Religion Today Summaries - Dec. 21, 2010

Compiled & Edited by Crosswalk Editorial Staff

Religion Today Summaries - Dec. 21, 2010

Daily briefs of the top news stories impacting Christians around the world.

In today's edition:

  • Poll: 4 in 10 Americans Believe in Creationism
  • Pastors Flock to Facebook, Twitter
  • Senate Votes to End Ban on Openly Gay Troops
  • Links between Murders in Turkey and ‘Masterminds' Expected


Poll: 4 in 10 Americans Believe in Creationism

A new Gallup poll reveals that 40 per cent of Americans believe in creationism - that is, that God created humans in their present form about 10,000 years ago. The Christian Post reports that the statist is a slight decline from 2008, when 44 percent agreed with this point of view. Meanwhile, almost the same number believe in "theistic evolution," or the viewpoint that God guided the evolutionary process to create life. Those statistics vary by church attendance, as 60 percent of weekly churchgoers agreed with a creationist viewpoint, and 47 percent of people who attend church at least every month also stood by creationism. Americans who seldom or never attend church are more likely to say God guided the process of evolution (39 percent).

Pastors Flock to Facebook, Twitter

USA Today says an increasing number of clergy are joining the ranks of Facebook and Twitter. "I feel my job as a pastor is to connect and network with people," said Corey Baker, pastor of First Assembly West, a small church in Cape Coral, Fla. "That's what all this does." Megachurches like the Seattle-based Mars Hill Church have used sites like YouTube for years to connect with new visitors who might be intimidated by talking to the pastor, but feel comfortable leaving a brief note on social media. While some pastors have said the networking sites can lead to temptation, others say having their pastor as a virtual friend encourages virtue. Howard Coachman, 59, a member of First Assembly West, says having his pastor as a Facebook friend reminds him to self-edit. "It keeps me from going out and getting in the weeds, because I think, 'Pastor Corey might read this,'" Coachman says.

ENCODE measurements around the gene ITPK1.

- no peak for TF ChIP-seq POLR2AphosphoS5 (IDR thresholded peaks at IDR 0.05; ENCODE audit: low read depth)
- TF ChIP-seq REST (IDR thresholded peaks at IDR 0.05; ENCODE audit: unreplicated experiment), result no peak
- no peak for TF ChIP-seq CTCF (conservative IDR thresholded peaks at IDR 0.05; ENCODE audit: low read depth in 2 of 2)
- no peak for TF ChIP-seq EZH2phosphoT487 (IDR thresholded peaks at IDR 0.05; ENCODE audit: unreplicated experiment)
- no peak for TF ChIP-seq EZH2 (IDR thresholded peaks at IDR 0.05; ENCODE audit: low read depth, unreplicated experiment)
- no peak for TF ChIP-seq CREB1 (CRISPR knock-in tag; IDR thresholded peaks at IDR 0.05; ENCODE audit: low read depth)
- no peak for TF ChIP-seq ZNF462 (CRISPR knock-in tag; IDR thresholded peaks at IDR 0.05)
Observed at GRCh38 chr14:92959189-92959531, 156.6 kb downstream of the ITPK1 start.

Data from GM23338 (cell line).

Senate Votes to End Ban on Openly Gay Troops

Following the Pentagon's controversial poll supporting the end of "Don't Ask, Don't Tell," the Senate voted on Saturday to overturn the military policy. The Associated Press reports that President Obama is expected to sign the bill into law this week. Under the bill, the Clinton-era policy will end a few months after the signing. Alliance Defense Fund says allowing openly gay men and women in the military will quickly have ramifications for military chaplains. "The first official casualty of this hurried vote may well be the religious freedom of chaplains and service members," said ADF Litigation Counsel Daniel Blomberg in a statement. "No Americans, and especially not our troops, should be forced to abandon their religious beliefs. We hope that our nation's leaders will work to ensure that none of our soldiers, sailors, airmen, and marines are ever made to choose between serving their country or obeying their God as result of this damaging policy decision," he added.

Links between Murders in Turkey and ‘Masterminds' Expected

Attorneys prosecuting the murder of three Christians in southeastern Turkey say they are close to linking the knifemen who slayed them to the masterminds who put them up to it, Compass Direct News reports. Two witnesses, Veysel Şahin and Ercan Gelni - whose testimony the court previously blocked - will be allowed to testify about the plans behind the killings in Malatya. The court will also protect a witness whose testimony would have possibly put him in danger. The latest court hearing was on Dec. 3. On April 18, 2007, two Turkish Christians, Necati Aydin and Ugur Yuksel, and German Christian Tilmann Geske, were bound, tortured and then murdered at the office of Zirve Publishing Co., a Christian publishing house in Malatya. Prosecutors have contended that the killings were related to a larger conspiracy by the military and nationalists to destabilize the government by targeting minorities in Turkish society.